Since the opening of Dover Street Market Singapore(DSMS) , the contemporary boutique has been making waves with first-rate collaborations and retailing cult labels. Just 2 weeks ago — on the 25 August— DSMS released a capsule collection with Emotionally Unavailable (EU). For those who aren’t familiar with the brand, EU offers a platform for emotional expression by drawing art references and translating them into tongue-in-cheek graphic artworks for the fashion zeitgeist.
We had the opportunity to catch up with contemporary artists Edison Chen and KyuBum Lee as they talk us through their label Emotionally Unavailable and the capsule collection with Dover Street Market Singapore.
So, tell us more about the brand ‘Emotionally Unavailable’ (EU). How did you approach KyuBum (KB) Lee to co-found this label?
EC: KB has been working in this industry longer than I have. He and I grew to be really good friends when I moved to LA. We’re always talking and joking about stupid stuff, and I remember I broke up with my girlfriend at that time.
KB Lee: I broke up with my girlfriend as well, actually she broke up with me.
EC: It was a time where we were both single. And I told him “Man, I’m feeling emotionally unavailable. but I’m physically present. ” For some reason, 2 weeks later he said he really liked what I said the other day, and we decided to do a quick collaboration with SSUR. KB has been doing a lot of work with Korean entertainers and brand consultations, and only now are we starting to do the brand seriously. I’ve always liked Singapore, and we’re really lucky to be in a great location.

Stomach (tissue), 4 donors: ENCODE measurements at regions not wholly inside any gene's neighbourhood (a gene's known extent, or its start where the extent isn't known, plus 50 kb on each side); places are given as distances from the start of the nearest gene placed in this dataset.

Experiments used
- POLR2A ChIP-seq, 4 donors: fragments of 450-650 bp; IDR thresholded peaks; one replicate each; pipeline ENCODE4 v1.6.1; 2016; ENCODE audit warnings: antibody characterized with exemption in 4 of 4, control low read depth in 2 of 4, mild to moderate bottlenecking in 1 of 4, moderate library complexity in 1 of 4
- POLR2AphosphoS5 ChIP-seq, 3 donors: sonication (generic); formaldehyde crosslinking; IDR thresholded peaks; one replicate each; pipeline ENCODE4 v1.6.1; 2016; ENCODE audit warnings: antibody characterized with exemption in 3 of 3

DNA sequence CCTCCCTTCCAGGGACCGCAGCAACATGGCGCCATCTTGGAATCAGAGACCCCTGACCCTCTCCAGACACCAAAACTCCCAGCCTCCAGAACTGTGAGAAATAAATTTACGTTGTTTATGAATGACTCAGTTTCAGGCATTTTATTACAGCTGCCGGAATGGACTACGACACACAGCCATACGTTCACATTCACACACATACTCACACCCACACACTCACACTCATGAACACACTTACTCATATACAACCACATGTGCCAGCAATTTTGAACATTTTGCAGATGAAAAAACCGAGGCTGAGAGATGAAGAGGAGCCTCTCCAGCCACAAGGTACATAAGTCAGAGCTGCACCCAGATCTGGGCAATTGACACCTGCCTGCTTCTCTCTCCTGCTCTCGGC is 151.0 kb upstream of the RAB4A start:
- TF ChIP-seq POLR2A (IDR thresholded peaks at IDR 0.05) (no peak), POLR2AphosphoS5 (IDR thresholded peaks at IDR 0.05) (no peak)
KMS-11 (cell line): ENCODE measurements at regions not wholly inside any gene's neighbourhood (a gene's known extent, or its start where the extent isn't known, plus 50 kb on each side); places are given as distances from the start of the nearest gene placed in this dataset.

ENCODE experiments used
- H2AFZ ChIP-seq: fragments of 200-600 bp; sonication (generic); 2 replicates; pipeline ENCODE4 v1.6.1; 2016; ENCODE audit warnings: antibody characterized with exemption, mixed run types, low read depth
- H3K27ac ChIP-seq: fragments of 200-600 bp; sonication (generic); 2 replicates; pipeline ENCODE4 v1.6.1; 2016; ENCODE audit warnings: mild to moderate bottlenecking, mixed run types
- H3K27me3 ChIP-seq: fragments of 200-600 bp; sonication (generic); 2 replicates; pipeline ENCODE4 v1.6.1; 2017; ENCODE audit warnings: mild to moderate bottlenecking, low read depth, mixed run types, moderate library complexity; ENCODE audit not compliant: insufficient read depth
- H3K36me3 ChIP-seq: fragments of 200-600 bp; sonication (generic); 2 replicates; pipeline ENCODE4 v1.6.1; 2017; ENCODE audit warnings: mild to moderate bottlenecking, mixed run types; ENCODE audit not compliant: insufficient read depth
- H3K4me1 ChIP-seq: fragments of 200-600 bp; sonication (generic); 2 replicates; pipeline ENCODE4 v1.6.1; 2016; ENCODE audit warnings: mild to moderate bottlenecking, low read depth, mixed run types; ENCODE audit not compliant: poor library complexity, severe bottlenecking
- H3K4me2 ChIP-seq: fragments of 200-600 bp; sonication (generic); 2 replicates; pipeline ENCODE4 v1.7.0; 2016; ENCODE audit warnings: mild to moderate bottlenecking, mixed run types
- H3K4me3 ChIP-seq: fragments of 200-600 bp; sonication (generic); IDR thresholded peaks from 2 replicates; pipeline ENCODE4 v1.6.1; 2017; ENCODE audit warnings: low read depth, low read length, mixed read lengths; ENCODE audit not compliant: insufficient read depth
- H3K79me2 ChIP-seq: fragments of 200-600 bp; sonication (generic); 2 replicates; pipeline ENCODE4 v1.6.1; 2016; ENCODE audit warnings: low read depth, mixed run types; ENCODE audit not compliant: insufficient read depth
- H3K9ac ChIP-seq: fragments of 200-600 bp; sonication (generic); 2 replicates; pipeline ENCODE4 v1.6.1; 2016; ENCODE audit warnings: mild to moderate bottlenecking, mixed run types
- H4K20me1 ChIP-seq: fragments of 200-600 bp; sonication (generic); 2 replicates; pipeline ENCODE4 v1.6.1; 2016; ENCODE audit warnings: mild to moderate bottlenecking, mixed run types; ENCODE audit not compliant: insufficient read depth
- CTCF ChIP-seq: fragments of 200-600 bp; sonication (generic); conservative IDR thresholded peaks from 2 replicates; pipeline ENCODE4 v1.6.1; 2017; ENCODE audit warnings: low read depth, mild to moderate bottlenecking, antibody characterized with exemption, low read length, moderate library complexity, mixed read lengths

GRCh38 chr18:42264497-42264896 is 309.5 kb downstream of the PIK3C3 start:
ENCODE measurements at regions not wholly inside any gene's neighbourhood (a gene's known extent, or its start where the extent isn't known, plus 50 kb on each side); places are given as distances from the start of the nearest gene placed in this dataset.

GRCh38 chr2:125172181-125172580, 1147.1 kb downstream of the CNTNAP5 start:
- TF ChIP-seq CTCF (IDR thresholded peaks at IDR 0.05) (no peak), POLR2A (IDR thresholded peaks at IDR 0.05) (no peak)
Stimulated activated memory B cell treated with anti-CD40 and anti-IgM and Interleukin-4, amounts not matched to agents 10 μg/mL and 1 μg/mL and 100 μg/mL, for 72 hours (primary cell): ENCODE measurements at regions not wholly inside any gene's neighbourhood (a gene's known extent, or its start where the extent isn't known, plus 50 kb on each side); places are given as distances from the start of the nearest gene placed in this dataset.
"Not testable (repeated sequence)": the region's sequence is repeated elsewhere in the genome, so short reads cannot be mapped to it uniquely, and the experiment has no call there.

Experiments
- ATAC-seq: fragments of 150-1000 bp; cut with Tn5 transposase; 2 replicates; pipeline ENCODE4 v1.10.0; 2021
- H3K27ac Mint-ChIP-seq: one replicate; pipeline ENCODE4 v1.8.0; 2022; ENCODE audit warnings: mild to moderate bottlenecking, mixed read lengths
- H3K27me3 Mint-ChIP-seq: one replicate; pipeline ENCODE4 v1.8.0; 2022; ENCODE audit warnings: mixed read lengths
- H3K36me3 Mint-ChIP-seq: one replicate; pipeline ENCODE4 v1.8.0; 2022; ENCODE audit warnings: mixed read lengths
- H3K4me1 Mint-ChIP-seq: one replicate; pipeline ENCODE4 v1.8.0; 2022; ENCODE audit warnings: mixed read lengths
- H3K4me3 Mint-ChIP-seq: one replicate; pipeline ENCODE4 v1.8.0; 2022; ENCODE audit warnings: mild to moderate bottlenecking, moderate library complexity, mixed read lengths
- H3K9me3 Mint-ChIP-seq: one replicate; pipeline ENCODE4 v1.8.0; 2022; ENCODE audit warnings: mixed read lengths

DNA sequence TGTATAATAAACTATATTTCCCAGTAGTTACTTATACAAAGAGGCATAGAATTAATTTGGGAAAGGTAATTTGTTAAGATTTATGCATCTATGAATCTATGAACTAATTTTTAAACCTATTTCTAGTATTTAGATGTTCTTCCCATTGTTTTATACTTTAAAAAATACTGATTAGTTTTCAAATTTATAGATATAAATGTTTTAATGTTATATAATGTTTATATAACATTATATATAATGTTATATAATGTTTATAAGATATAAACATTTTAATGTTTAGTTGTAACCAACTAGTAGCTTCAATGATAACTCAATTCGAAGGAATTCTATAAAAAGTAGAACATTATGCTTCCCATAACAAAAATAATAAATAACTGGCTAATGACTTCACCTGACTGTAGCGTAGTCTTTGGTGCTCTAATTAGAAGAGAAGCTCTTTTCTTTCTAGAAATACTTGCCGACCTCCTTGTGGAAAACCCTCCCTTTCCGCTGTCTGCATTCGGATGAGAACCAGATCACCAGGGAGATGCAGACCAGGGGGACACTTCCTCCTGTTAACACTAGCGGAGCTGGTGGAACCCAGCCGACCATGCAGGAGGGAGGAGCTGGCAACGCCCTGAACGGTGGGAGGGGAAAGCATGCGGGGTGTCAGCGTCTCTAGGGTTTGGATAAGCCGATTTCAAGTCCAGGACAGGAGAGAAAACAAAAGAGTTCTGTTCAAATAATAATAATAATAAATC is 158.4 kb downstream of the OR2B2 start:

Are there any plans to expand to other DSM stores worldwide?
EC: And again, EU for us is like a narrative culture. It’s really kind of how we feel. I had a friend who got into a little bit of trouble and it’s supposed to be ‘you’re innocent until proven guilty’. But everyone thinks he’s guilty before he’s proven innocent— that’s how we came about with these T-shirts.
EU is fun to us because there’s no pressure— it’s all daily feelings. That might change in 2 or 3 years, a big business hopefully. But at this moment, it’s still very fresh and young— kind of just spontaneous.
KB: We’re way into the future.
Each of your designs vary in different art works: What’s the key inspiration and message behind EU X DSM capsule collection?
KB: I designed The ‘Easter Bunny’ T-shirt during Easter. It’s one of those things whereby a lot of ideas happen in the moment. Personally, I think it’s a good way, and we communicate a lot to each other. There aren’t always good ideas, sometimes it comes out pretty bad.